Investments in equity instruments are always measured at fair value. Equity instruments are those that meet the definition of “equity” from the perspective of the issuer as defined in IAS 32. equity-instruments that are held for trading are required to be classified at FVPL. For all other equities, management has the ability to make an irrevocable election on initial recognition, on an instrument-by-instrument basis, to present changes in fair value in OCI rather than profit or loss.
FVOCI election for equity instruments
At initial recognition of an equity investment, that is not held for trading or a contingent consideration (recognised by the acquirer in a business combination), an entity may irrevocably elect to present in other comprehensive income (OCI) subsequent changes in its fair value. If an equity investment is held for trading it is classified and measured at fair value through profit or loss.
For equity investments for which subsequent changes in fair value are presented in other comprehensive income, the amounts recognised in other comprehensive income are never reclassified to profit or loss. However, dividend income on these investments is generally recognised in profit or loss.
The Board noted that presenting fair value gains and losses in profit or loss for some investments in equity instruments may not be indicative of the performance of the entity – in particular if these equity-instruments are held for non-contractual benefits rather than primarily for their increase in value.
However, the Board did not specify a principle that defined the equity investments to which the exception should apply. It had previously considered developing such a principle – including a distinction based on whether the equity-instruments represented a ‘strategic investment’ – but concluded that it would be difficult if at all possible, to develop a robust and clear principle. As a result, it made the fair value through other comprehensive income election generally available for all investments in equity-instruments in the scope of IFRS 9 that are not held for trading. However, the election is not available for:
- investments in subsidiaries held by investment entities that are accounted for at fair value through profit or loss under IFRS 9; and
- investments in associates and joint ventures held by venture capital organisations or mutual funds that are measured at fair value through profit or loss under IFRS 9.
IFRS 9 replaced the ‘incurred loss’ model in IAS 39 with an ‘expected credit loss’ The new model applies to financial assets that are not measured at fair value through profit or loss, including loans, lease and trade receivables, debt securities, contract assets under IFRS 15 and specified financial guarantees and loan commitments issued. It does not apply to equity investments.
Example – Non-recourse to portfolio of equity-instruments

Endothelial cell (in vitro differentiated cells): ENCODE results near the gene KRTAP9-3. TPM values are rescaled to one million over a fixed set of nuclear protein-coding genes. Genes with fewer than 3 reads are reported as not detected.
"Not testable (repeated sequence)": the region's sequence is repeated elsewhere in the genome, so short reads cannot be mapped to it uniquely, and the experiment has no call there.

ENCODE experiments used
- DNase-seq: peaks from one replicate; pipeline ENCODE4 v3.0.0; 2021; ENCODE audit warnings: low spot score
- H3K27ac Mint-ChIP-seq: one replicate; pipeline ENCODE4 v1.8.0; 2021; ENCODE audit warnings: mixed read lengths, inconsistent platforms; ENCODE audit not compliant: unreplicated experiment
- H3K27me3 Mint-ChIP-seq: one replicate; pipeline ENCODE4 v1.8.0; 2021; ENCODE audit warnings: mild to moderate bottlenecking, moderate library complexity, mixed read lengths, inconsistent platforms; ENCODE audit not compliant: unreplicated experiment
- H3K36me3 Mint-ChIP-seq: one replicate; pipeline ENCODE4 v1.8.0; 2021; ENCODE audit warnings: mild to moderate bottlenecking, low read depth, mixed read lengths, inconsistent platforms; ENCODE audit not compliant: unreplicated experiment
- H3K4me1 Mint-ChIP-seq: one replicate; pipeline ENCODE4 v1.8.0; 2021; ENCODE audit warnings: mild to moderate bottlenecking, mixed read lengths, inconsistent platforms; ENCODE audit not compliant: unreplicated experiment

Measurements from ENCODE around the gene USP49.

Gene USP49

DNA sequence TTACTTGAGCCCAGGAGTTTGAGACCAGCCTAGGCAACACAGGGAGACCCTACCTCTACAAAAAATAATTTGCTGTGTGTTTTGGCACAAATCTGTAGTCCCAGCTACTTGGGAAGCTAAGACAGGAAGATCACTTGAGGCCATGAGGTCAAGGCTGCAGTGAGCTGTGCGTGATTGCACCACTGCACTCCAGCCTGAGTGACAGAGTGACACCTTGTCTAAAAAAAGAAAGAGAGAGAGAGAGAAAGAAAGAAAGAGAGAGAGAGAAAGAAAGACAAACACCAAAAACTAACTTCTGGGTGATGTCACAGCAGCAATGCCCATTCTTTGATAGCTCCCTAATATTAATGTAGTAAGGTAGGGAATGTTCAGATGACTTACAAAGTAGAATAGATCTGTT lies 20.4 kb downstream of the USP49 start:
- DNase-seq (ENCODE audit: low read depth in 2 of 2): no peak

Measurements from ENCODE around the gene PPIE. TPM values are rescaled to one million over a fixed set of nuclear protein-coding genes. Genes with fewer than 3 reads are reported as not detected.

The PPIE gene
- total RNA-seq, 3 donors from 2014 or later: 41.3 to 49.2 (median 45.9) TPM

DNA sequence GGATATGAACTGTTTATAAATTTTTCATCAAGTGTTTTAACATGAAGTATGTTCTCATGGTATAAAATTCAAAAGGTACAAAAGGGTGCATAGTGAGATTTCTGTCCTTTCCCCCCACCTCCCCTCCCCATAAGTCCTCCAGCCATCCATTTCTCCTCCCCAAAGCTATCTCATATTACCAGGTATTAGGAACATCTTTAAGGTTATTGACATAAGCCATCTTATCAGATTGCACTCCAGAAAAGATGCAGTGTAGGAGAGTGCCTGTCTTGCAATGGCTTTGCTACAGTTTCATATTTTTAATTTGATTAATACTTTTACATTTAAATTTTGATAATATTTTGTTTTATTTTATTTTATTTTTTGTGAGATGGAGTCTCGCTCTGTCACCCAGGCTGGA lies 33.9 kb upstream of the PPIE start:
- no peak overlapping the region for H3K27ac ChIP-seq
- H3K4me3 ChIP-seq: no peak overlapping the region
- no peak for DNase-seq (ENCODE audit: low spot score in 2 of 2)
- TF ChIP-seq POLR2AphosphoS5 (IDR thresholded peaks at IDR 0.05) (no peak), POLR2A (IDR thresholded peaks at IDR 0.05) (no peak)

A bank has provided a loan to a borrower with a fixed rate of interest and fixed maturity date. The loan is secured on a non-recourse basis on a portfolio of equity-instruments (shares). As such, at maturity of the loan, the borrower intends to sell the shares and use the proceeds to repay the loan. The borrower would keep any upside in the share price, but the bank would suffer any loss. The pricing in this case is the same as a written put option on the shares.
Analysis: This loan is likely to fail the SPPI requirement, as the amount of cash to be repaid varies with the performance of the equity-instruments.
Example – Investment in a puttable share
An entity (the holder) invests in a fund that has puttable shares in issue – that is, the holder has the right to put the shares back to the fund in exchange for its pro-rata share of the net assets.
Analysis: The puttable shares might meet the requirements to be classified as equity from the issuer’s perspective, but this is an exception within IAS 32. Instruments meeting the provisions of paragraphs 16A-16E of IAS 32 do not meet the definition of equity in IAS 32.
So, investments in puttable shares are required to be classified as FVPL, as they cannot be regarded as equity instruments for IFRS 9. Although they are considered investments in debt, they do not meet the SPPI condition.
|Example – Equity instruments |
An entity (the holder) invests in a subordinated perpetual note, redeemable at the issuer’s option, with a fixed coupon that can be deferred indefinitely if the issuer does not pay a dividend on its ordinary shares.
Analysis: The issuer has no contractual obligation to pay the cash flows associated with the instrument, so it classifies the instrument as equity under IAS 32. The holder has the option to classify this investment at FVOCI under IFRS 9 or to classify it as at FVPL.
Equity instrument Equity instrument
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